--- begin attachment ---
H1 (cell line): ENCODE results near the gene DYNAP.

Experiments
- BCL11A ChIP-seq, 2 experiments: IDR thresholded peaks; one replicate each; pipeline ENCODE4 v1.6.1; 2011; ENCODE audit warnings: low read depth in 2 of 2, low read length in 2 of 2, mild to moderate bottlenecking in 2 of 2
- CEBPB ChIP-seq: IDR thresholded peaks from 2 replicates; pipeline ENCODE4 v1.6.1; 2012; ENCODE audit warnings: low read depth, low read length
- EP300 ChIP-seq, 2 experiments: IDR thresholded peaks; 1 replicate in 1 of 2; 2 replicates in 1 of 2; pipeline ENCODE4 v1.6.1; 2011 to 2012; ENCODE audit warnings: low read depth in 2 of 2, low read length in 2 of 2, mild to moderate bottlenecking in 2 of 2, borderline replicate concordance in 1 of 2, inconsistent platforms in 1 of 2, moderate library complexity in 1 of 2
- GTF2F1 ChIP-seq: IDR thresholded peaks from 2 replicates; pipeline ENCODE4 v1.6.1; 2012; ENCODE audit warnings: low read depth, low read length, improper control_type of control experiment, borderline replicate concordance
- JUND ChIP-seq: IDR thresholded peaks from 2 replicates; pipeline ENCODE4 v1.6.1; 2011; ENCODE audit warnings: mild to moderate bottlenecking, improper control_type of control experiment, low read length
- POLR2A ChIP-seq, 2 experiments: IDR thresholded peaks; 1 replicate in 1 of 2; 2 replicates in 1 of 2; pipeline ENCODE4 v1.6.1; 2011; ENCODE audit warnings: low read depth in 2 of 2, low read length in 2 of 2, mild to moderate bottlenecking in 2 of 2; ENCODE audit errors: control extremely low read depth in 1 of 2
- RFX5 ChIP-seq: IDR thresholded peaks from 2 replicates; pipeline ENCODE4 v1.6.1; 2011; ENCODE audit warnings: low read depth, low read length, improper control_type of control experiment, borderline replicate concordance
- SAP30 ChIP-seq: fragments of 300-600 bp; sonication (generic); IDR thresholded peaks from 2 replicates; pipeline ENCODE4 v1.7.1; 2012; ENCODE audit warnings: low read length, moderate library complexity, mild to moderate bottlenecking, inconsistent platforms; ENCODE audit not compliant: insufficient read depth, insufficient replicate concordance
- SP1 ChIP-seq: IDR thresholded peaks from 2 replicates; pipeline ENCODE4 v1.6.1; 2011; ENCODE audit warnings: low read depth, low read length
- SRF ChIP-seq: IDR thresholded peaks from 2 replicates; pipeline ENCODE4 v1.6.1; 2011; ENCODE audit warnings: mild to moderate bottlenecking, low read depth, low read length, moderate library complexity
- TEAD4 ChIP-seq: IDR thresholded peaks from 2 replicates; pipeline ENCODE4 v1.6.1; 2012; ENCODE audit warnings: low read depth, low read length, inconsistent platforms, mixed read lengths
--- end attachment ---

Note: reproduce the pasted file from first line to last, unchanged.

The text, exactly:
H1 (cell line): ENCODE results near the gene DYNAP.

Experiments
- BCL11A ChIP-seq, 2 experiments: IDR thresholded peaks; one replicate each; pipeline ENCODE4 v1.6.1; 2011; ENCODE audit warnings: low read depth in 2 of 2, low read length in 2 of 2, mild to moderate bottlenecking in 2 of 2
- CEBPB ChIP-seq: IDR thresholded peaks from 2 replicates; pipeline ENCODE4 v1.6.1; 2012; ENCODE audit warnings: low read depth, low read length
- EP300 ChIP-seq, 2 experiments: IDR thresholded peaks; 1 replicate in 1 of 2; 2 replicates in 1 of 2; pipeline ENCODE4 v1.6.1; 2011 to 2012; ENCODE audit warnings: low read depth in 2 of 2, low read length in 2 of 2, mild to moderate bottlenecking in 2 of 2, borderline replicate concordance in 1 of 2, inconsistent platforms in 1 of 2, moderate library complexity in 1 of 2
- GTF2F1 ChIP-seq: IDR thresholded peaks from 2 replicates; pipeline ENCODE4 v1.6.1; 2012; ENCODE audit warnings: low read depth, low read length, improper control_type of control experiment, borderline replicate concordance
- JUND ChIP-seq: IDR thresholded peaks from 2 replicates; pipeline ENCODE4 v1.6.1; 2011; ENCODE audit warnings: mild to moderate bottlenecking, improper control_type of control experiment, low read length
- POLR2A ChIP-seq, 2 experiments: IDR thresholded peaks; 1 replicate in 1 of 2; 2 replicates in 1 of 2; pipeline ENCODE4 v1.6.1; 2011; ENCODE audit warnings: low read depth in 2 of 2, low read length in 2 of 2, mild to moderate bottlenecking in 2 of 2; ENCODE audit errors: control extremely low read depth in 1 of 2
- RFX5 ChIP-seq: IDR thresholded peaks from 2 replicates; pipeline ENCODE4 v1.6.1; 2011; ENCODE audit warnings: low read depth, low read length, improper control_type of control experiment, borderline replicate concordance
- SAP30 ChIP-seq: fragments of 300-600 bp; sonication (generic); IDR thresholded peaks from 2 replicates; pipeline ENCODE4 v1.7.1; 2012; ENCODE audit warnings: low read length, moderate library complexity, mild to moderate bottlenecking, inconsistent platforms; ENCODE audit not compliant: insufficient read depth, insufficient replicate concordance
- SP1 ChIP-seq: IDR thresholded peaks from 2 replicates; pipeline ENCODE4 v1.6.1; 2011; ENCODE audit warnings: low read depth, low read length
- SRF ChIP-seq: IDR thresholded peaks from 2 replicates; pipeline ENCODE4 v1.6.1; 2011; ENCODE audit warnings: mild to moderate bottlenecking, low read depth, low read length, moderate library complexity
- TEAD4 ChIP-seq: IDR thresholded peaks from 2 replicates; pipeline ENCODE4 v1.6.1; 2012; ENCODE audit warnings: low read depth, low read length, inconsistent platforms, mixed read lengths